4. Unique Existence of the Solution

In this section, we show the unique existence theorem of the solutions. Since uniform a priori estimates have been established in the above section, one can readily get the existence of the solution by ’s method (see [20, 2224]). We show the theorem and prove it briefly for readers’ convenience.

Theorem 17. Set , and satisfy Assumption 10; for each , then system (1)–(4) has a unique global solution , .

Proof. We prove this theorem by two steps.
Step  1. The existence of solution.
By ’s method, we construct the approximate solution of the periodic initial value problem (1)(4). We apply the following approximate solution: to approach , the solution of the problem (1)–(4). And for satisfies We see that system (71) is an initial boundary value problem of ordinary differential equations (ODE). By the standard existence theory for ODE and uniform a priori estimates in Section 3, for any , there exists a unique solution of (71), such that There is a subsequence of and such that Due to the above proof and the continuous extension theorem, is the solution Of (1)(4).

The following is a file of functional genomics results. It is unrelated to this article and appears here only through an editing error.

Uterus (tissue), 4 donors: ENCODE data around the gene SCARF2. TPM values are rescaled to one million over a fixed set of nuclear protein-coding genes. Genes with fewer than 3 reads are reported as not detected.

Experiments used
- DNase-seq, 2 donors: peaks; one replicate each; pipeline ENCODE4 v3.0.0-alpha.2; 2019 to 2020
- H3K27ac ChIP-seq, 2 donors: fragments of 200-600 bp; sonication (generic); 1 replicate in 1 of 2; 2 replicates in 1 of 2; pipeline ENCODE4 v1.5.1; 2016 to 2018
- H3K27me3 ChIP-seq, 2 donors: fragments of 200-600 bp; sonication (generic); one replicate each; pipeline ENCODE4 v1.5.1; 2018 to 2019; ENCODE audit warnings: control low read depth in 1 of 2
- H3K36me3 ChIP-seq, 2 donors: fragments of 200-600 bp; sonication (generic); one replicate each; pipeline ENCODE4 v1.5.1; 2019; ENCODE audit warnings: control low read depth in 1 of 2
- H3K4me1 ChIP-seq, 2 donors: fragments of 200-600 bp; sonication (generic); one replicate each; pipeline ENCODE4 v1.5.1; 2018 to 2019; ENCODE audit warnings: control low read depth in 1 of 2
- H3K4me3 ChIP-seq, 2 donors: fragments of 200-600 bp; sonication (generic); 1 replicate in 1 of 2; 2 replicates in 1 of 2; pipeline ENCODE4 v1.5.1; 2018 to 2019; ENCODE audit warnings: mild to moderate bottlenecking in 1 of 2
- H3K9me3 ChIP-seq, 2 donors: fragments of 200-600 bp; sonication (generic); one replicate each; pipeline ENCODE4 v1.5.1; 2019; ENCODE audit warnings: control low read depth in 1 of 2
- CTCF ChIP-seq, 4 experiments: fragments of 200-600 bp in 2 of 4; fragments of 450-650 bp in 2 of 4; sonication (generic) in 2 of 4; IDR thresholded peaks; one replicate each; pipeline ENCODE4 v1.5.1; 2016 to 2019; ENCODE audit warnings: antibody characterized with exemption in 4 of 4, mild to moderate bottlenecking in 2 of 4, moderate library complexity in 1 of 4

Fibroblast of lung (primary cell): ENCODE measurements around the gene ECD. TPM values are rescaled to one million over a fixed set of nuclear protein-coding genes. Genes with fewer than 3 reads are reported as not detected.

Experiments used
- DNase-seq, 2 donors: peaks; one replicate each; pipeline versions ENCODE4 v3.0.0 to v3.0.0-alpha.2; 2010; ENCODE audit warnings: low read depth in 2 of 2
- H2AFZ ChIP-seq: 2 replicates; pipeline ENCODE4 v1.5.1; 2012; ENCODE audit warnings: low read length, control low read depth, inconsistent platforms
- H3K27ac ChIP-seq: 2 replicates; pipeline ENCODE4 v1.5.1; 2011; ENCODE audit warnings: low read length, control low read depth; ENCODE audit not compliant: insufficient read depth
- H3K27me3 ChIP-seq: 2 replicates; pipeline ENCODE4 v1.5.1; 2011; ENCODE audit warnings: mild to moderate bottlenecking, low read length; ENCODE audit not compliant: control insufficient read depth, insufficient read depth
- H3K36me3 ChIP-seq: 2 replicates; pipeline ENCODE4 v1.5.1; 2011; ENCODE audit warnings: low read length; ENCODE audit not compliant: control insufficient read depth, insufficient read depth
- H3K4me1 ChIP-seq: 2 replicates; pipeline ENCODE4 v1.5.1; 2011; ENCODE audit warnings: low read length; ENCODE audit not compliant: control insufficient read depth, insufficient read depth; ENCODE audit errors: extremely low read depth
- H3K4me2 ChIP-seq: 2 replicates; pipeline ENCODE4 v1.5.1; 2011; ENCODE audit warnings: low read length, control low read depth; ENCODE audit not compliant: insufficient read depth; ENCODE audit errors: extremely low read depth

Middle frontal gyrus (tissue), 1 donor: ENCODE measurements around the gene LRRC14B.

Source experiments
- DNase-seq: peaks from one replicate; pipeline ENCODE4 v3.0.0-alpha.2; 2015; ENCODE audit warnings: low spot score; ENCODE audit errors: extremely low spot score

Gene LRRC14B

Step  2. The uniqueness of solution.
Suppose are two solutions of problem (1)–(4). Let , and then satisfies Obviously, is uniformly bounded. Note that .
Taking the inner product of (74) with and taking the imaginary part, we can get Taking the inner product of (75) with , we can obtain Taking the inner product of (74) with and taking the real part, we can get